This magisterial history of the first modern war is on the scale of John Keegan's classics, A History of Warfare and The First World War. In his sweeping, unputdownable narrative he highlights geography, leadership and strategic logic at the heart of the conflict.
John Keegan writes: 'The geography of the battlefield is to me a living reality. I know the appearance of the battlefields, I know the distances between them, I know the cemeteries in which the dead were buried. What constantly puzzles me, however, is to relate the landmarks of the war to its events, chronology, strategy and logic. That war went on for so long – four years – over such an enormous space – the Confederacy covered an area as large as Europe west of Russia – and involved so many battles – 260 is the common reckoning – and so many people that its events conform to no pattern at all.
'How to make sense of the war is the question. In recent years, this became the primary concern of historians, after nearly a century of writing concerned either with arguing the rights or wrongs or simply re-telling the story chronologically.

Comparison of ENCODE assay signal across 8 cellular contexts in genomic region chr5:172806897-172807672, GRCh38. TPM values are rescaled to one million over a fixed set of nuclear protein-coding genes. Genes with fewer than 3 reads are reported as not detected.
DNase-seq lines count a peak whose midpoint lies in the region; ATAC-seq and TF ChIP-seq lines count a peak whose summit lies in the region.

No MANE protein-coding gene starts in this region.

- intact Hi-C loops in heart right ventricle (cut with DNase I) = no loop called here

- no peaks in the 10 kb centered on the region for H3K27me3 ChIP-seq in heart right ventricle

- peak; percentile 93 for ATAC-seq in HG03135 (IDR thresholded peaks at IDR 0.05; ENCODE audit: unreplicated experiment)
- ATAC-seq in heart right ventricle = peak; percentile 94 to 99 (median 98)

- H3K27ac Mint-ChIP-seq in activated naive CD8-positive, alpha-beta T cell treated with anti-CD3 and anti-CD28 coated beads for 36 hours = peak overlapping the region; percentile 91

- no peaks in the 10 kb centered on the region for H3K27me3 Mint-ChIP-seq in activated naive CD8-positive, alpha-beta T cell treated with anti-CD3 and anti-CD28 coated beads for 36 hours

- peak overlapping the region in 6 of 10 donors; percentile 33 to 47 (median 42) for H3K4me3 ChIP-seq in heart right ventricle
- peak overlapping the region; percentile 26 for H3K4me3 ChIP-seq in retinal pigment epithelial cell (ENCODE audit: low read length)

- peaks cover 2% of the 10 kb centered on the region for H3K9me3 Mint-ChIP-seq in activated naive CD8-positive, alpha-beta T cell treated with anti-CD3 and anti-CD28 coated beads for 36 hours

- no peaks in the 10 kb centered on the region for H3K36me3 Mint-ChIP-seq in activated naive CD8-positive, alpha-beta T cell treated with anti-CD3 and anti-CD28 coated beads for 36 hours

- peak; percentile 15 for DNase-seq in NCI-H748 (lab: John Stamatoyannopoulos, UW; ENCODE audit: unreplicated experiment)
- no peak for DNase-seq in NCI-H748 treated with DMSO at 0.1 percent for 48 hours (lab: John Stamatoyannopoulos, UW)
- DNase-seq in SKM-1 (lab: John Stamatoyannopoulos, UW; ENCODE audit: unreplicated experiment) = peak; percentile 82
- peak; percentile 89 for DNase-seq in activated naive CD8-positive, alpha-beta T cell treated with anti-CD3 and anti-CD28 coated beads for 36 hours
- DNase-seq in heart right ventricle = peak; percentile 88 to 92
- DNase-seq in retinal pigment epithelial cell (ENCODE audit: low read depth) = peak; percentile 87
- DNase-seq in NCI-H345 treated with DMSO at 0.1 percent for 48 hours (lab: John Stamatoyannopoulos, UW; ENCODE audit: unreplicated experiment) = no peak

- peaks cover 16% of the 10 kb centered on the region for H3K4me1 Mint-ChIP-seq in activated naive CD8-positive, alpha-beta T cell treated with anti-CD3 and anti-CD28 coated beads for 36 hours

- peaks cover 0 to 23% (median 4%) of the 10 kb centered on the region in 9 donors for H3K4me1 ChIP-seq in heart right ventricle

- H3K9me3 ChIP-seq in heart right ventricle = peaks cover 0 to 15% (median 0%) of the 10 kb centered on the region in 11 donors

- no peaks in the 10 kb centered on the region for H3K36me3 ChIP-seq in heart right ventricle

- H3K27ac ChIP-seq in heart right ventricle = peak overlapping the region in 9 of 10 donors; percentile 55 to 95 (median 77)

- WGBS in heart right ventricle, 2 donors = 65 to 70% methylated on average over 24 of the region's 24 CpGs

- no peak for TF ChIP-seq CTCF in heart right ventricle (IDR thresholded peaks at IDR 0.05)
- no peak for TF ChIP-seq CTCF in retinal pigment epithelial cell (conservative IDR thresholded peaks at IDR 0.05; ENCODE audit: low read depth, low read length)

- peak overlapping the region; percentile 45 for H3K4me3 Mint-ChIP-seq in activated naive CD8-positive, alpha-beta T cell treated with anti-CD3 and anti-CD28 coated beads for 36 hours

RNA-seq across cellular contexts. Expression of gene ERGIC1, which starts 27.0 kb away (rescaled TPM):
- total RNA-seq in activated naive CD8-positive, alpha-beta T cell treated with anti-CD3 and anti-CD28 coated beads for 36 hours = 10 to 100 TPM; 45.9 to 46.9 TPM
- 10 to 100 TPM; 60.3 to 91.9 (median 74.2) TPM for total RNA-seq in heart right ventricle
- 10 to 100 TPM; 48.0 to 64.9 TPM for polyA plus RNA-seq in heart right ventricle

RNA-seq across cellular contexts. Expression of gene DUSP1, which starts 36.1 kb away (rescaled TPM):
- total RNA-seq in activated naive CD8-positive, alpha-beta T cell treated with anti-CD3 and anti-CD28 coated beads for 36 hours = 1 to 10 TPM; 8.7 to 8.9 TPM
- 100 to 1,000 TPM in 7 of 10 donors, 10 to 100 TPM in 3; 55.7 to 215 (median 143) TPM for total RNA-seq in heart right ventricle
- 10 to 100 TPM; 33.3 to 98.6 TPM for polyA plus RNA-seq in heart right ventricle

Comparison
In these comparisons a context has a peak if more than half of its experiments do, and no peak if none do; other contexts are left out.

‘The story of America is, in one of its dimensions, that of man and wilderness. The story can be told as one in which man tames and dominates; it can equally be told as one in which nature is never really subdued, always bides its time, often asserts its power to remind men of their pygmy status. The Civil War is certainly a story of the struggle of man against man; it is equally a story of the struggle of man against geography, in which those who had a feel for the country eventually succeeded because they knew how to work with the landscape instead of ignoring or defying it.’